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Wellcome History 46

Wellcome History 46

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Published by Wellcome Trust
Wellcome History is published three times a year: in spring (March/April), summer (July/August) and winter (November/ December).
Wellcome History is published three times a year: in spring (March/April), summer (July/August) and winter (November/ December).

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Published by: Wellcome Trust on Feb 29, 2012
Copyright:Attribution Non-commercial


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Zaire, smallpox ears and the WHO’s surveillance programme,1980–86
Issue 46, spring 2011
n May 1980, the WHO certied theglobal eradication o smallpox.In recent years, historianshave examined more closely thedierence between the public andprivate, published and unpublished,accounts o the eradication, and thediscrepancies can be revealing.Beneath the triumphant languageo the historic declaration lies evidenceo considerable scientic uncertaintyand ear that variola virus might yetlurk in some remote corner o theglobe, or that a closely related virus –monkeypox – might mutate into thevery scourge the WHO had struggledto eliminate. With this in mind, the WHO Smallpox Eradication Unitconducted a broad and intensivemonkeypox surveillance programmein central and western Arica rom1980 to 1986. An examination o unpublished papers in the WHOsmallpox eradication programmearchives in Geneva suggests that the WHO’s motives with regard to themonkeypox programme were morecomplex than generally acknowledged.Years beore the intensivemonkeypox research programme, WHO researchers had acknowledgedrepeatedly that monkeypox virus,in and o itsel, was unlikely ever tobecome a major public health threat.Instead, the WHO’s commitment tothe research was a result o the virus’sclinical and laboratory similarities tovariola virus; the interest in monkeypoxnaturally intensied as the smallpoxeradication programme drew to a close.Monkeypox virus and variolaare both members o the genusorthopoxvirus, although theirepidemiological eatures dier; itwas generally accepted that, unlikesmallpox, monkeypox had ananimal (not human) reservoir. Inhumans, monkeypox was virtuallyindistinguishable rom smallpoxinection, with a similar clinical courseo ever and pustular rash. And in the1970s, Soviet scientists even suggestedthat a variant o monkeypox, dubbed‘whitepox’, was identical to variola.In contrast to the optimisticlanguage o the smallpox eradicationannouncement, WHO scienticworking papers rom 1978–79 revealears that smallpox might return,rom either an animal reservoir orthe mutation o monkeypox. Justmonths beore the 1980 declaration,the Global Commission or theCertication o Smallpox Eradicationrecommended that the WHO giveurgent priority to the Soviet whitepoxndings. This and the subsequentresearch and surveillance activitiesdemonstrate the ears that monkeypoxwas a threat to the success o smallpoxeradication. The need or an ‘insurancepolicy’ against unexpected poxviruswould be a amiliar theme in WHOplans or a dedicated programme o monkeypox surveillance and research.In 1979, the Smallpox EradicationUnit proposed monkeypox surveillanceand research activities notable ortheir extraordinary depth and breadth.Objectives included: a more precisedenition o human monkeypoxrequency, transmissibility andgeographic distribution; determinationo the monkeypox virus reservoirand ecology; and ascertainment o whitepox virus prevalence as well asother animal orthopoxviruses thatmight cause human disease in westand central Arica. The proposedtarget countries included Zaire(as was), Nigeria, Cameroon, IvoryCoast, Liberia, Sudan and Malaysia.The scope o the monkeypoxprogramme attracted private criticismrom smallpox eradication veterans,including Dr Donald A Henderson,who was director o the smallpoxeradication programme during thecrucial years 1966–77. Medical andscientic researchers with experiencein central Arica had reservations,too, about the complex technicaland logistical challenges inherent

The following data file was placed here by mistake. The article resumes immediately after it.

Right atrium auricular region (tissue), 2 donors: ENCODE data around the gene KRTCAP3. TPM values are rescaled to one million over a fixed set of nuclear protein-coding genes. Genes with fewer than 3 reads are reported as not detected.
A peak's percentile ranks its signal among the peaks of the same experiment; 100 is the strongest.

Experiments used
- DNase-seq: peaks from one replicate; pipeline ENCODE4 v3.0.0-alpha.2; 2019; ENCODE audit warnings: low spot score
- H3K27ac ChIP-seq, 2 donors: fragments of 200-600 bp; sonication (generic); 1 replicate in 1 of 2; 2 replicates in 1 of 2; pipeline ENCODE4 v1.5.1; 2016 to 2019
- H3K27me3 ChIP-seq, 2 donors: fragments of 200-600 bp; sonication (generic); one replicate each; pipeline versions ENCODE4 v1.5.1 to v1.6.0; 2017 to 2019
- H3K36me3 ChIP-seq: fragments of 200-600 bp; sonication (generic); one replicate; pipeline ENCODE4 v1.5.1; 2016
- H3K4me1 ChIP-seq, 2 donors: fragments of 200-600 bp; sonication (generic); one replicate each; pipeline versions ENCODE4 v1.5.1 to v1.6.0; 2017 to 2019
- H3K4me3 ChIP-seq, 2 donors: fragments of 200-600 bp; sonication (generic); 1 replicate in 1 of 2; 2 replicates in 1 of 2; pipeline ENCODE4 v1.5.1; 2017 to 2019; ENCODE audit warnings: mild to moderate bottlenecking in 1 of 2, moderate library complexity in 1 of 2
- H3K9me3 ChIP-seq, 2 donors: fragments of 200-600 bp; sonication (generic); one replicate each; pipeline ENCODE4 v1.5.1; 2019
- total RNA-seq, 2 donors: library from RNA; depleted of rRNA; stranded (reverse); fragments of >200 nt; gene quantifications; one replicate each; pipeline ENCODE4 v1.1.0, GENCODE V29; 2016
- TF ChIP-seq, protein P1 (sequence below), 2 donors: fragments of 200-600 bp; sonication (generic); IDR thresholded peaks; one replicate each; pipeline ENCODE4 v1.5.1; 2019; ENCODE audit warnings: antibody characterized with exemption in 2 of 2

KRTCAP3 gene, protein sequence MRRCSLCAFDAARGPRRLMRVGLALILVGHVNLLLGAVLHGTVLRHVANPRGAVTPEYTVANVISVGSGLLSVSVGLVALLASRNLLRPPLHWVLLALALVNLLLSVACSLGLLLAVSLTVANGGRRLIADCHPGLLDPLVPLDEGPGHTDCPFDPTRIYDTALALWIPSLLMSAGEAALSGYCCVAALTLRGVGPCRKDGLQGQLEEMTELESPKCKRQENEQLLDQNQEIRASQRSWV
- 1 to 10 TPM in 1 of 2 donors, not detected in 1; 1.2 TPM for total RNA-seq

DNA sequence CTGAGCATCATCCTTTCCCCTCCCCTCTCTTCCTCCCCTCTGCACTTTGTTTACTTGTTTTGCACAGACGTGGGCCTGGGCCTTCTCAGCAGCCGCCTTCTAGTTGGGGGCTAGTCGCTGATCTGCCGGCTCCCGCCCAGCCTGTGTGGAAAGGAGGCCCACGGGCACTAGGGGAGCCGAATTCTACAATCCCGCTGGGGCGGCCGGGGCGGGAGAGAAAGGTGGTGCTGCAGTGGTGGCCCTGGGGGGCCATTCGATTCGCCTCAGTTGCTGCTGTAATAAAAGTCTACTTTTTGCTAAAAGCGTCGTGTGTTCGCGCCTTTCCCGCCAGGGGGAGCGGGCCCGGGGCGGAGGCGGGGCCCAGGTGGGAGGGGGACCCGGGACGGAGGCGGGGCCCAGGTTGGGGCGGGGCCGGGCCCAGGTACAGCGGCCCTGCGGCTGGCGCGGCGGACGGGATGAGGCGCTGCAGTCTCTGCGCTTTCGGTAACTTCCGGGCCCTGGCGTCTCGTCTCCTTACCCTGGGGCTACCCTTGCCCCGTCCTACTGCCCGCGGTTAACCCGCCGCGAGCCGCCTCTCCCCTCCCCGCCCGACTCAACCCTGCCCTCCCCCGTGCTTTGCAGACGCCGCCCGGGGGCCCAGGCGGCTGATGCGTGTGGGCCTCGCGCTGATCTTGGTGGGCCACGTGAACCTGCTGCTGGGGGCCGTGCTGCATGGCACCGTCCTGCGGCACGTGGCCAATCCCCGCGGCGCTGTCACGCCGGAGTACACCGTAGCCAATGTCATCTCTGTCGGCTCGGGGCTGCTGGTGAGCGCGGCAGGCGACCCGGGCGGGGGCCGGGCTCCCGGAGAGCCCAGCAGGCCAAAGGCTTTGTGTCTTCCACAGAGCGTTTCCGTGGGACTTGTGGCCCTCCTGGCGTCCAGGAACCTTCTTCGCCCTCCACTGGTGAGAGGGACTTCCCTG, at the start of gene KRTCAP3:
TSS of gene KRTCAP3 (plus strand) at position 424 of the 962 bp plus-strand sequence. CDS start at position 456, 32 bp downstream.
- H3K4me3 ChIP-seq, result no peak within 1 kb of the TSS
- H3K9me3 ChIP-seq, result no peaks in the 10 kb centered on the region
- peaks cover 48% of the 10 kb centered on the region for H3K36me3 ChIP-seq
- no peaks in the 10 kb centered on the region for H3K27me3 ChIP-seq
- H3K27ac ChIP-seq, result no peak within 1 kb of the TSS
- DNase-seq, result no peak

An ‘insurance policy’ orsmallpox eradication
Feature: The World Health Organization’smonkeypox surveillance programme, 1980–86
Robin Fawcett 
WHO headquarters in Geneva.
Wellcome Library 
Cover image: The monkeypox programme centred on centraland western Arica, particularly Zaire.
SPRING 2011 | 3
in the proposed eld activities.The participation o local healthauthorities, particularly in Zaire, wasquestioned, as was the conservativeestimate o costs. Furthermore, animmense backlog o sera at the USCDC rom suspected smallpox caseswould mean long delays or theprocessing o animal sera and tissuesamples rom monkeypox ecologicalsurveys, and the monkeypox-specicantibody testing available at that timewas unreliable. Nevertheless, by May1980, the monkeypox surveillanceprogramme was well underway.
Operational complexitiesabounded, and there wasconict between Genevaand teams in the eld